Before diving into this article, stop and think for a moment about the last time you saw a film or documentary that impacted you in some way. Then, think about what made it so. Perhaps it was the scenery or location. Or maybe the characters seemed relatable, compelling, or provocative. It might be that you just needed a simple distraction or escape from the day-to-day. Regardless of your choice, and regardless of why you made that choice, the most likely reason is actually quite obvious when you get right down to it—the impact came from the story. (In case you’re wondering, my response is Muscle Shoals, the “incredible true story of a small town with a big sound.” Aside from the amusement of trying to comprehend Keith Richards and the awe-inspiring acts that made music in this small Alabama town, it is the story that evoked such emotion and resonated with me.)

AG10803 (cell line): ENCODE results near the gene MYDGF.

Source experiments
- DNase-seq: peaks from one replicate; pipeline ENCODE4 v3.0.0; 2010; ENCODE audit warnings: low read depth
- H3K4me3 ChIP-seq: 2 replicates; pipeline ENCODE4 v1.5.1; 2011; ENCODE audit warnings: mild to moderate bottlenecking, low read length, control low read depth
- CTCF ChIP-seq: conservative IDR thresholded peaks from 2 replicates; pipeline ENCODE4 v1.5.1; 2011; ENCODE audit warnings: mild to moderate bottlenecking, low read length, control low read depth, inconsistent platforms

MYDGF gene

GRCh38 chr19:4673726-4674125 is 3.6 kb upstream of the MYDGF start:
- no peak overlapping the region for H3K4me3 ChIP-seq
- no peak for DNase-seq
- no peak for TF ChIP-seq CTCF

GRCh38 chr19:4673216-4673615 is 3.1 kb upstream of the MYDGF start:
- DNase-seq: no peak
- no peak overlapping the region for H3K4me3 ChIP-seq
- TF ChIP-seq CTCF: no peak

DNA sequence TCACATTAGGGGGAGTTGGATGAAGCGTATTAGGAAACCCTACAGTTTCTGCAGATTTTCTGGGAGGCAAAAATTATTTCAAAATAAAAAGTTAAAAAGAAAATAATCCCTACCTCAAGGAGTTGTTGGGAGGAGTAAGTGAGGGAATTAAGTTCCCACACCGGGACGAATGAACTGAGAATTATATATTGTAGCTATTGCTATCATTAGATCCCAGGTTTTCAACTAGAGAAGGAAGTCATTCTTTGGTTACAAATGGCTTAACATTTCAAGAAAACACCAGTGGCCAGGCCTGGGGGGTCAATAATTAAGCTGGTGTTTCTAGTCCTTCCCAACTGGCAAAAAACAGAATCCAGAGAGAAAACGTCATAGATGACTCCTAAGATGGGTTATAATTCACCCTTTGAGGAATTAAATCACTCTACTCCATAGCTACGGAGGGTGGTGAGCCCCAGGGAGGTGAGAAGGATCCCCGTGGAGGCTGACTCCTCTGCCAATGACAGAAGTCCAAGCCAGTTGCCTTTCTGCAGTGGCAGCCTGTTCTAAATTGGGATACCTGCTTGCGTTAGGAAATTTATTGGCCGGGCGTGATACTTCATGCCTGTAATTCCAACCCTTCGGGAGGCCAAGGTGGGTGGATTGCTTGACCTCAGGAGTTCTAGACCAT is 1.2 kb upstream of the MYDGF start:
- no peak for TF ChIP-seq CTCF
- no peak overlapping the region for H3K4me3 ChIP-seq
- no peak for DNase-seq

As instructional designers and eLearning developers, we often get caught up in the intricacies of our work—learning objectives, evaluation methods, style guides, and so on. And yes, all of these details are central to what we do, but what would happen if we took a deep breath, stepped away from the storyboard, and crafted a fascinating narrative to guide our learners? One that our learners felt and experienced on an emotional level; that elicited a response to go, or change, or do; and above all, that resulted in the meaningful change we’re really seeking—now that’s a powerful tale!

Why are stories so important to learning?

Let’s frame the discussion about the importance of stories to learning by thinking about a common situation faced by many eLearning developers—compliance training—and how two companies might develop their respective solutions.

In revamping its onboarding training, Acme Corporation decides there’s no time like the present to redevelop their required annual compliance training. The instructional design team outlines the content—company history, regulations, penalties, statistics, procedures, forms, and checklists. After a few brainstorming sessions, they’ve gathered pages and pages of content and feel really good about where things are heading.